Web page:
The French colony of Saint-Domingue (contemporary Haiti) was heralded as ‘the Pearl of the Antilles’, the slave-driven sugar economy making it the richest of the French colonies and a central component in France’s imperial vision.
In this episode, Wilf Kenning spoke to 2nd Year History and Arabic student Marco Dryburgh on the topic of Orientalism, and it’s relation to Colonial Britain. Marco discussed the key features of Edward Said’s seminal theory, as well as explaining its relevance and pervasive performance in Colonial Britain, and how we can even see traces of colonial Orientalism today.
The July 14th Revolution of 1958 led to the overthrow of the Hashemite monarchy and the creation of the Iraqi republic. One of the main leaders of the coup, Abd al-Karīm Qāsim, became the first prime minister of the republic. However, born out of violence and bloodshed, the Iraqi Republic was doomed from the start and, after only ten short years, the new republic, which had never been stable, crumbled.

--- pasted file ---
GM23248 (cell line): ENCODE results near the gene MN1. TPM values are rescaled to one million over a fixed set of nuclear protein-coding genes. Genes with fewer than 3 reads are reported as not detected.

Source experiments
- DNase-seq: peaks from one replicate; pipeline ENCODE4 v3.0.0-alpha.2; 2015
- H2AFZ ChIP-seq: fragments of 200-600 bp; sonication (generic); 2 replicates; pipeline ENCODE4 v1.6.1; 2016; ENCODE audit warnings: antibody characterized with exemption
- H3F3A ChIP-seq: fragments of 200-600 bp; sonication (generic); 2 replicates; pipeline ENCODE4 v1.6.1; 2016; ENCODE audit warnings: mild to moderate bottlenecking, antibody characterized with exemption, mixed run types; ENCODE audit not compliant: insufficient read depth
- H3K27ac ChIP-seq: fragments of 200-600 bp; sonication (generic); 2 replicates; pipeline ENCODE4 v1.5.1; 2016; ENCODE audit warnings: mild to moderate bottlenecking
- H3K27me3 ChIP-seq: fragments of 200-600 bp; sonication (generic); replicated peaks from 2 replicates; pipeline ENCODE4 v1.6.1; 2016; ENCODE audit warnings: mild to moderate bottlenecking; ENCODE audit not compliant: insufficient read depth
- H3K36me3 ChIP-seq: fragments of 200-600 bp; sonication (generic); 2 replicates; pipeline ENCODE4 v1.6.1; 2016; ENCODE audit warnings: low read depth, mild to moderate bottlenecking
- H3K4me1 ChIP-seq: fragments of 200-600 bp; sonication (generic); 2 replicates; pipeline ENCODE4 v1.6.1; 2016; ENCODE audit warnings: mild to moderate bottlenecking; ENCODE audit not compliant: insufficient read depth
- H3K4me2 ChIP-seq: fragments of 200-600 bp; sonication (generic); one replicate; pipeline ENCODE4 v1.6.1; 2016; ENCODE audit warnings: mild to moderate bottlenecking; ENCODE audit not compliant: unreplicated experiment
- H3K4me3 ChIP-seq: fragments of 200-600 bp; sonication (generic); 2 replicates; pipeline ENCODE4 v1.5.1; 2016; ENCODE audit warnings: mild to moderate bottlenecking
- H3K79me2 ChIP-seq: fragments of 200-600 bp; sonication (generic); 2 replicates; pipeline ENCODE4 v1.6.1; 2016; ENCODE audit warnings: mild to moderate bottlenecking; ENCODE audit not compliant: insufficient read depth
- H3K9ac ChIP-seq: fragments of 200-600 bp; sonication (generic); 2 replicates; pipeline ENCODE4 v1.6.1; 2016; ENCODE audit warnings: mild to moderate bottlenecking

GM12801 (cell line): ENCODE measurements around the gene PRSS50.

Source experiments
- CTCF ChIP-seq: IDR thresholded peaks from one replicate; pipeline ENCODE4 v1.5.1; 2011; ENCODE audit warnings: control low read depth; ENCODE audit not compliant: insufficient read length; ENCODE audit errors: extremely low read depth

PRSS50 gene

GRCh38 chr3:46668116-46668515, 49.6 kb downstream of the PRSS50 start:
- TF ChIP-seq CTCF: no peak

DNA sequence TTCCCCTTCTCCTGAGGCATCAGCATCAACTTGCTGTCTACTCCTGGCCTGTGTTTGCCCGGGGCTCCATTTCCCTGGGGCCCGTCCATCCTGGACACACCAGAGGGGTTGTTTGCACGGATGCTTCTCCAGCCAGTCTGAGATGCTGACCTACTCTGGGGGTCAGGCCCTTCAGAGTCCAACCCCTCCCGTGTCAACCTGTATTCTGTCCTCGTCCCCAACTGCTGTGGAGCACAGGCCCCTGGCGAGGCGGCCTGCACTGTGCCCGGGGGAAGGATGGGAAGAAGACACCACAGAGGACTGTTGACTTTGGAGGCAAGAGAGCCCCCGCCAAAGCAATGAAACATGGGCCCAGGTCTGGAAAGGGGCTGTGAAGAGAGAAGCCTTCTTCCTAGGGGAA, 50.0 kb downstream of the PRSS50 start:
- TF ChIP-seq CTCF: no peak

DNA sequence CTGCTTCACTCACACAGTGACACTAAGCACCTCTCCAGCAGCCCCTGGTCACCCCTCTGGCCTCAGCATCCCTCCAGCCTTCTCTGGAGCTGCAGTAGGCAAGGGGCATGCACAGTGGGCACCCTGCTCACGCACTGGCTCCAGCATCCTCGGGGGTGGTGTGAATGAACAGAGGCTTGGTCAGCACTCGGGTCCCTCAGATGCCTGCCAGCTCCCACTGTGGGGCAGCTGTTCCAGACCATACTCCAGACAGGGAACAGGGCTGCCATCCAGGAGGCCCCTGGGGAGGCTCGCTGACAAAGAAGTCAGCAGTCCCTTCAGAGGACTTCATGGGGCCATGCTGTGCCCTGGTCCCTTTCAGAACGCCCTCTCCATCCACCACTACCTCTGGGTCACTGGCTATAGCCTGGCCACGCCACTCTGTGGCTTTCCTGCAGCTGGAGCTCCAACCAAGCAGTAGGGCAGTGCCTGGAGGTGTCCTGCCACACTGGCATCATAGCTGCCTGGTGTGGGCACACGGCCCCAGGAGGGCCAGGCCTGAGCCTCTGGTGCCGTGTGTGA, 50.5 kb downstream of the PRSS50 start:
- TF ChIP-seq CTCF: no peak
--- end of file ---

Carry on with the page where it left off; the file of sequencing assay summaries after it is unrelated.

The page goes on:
On 1st September 1982, Deng Xiaoping addressed the 12th National Congress of the Communist Party of China. Held approximately every five years, the National Congress allows the Party to change its leadership and alter the Party’s Constitution. The 12th Congress was the second since Chairman Mao’s death in 1976, and the first since Deng’s rise to power in 1978.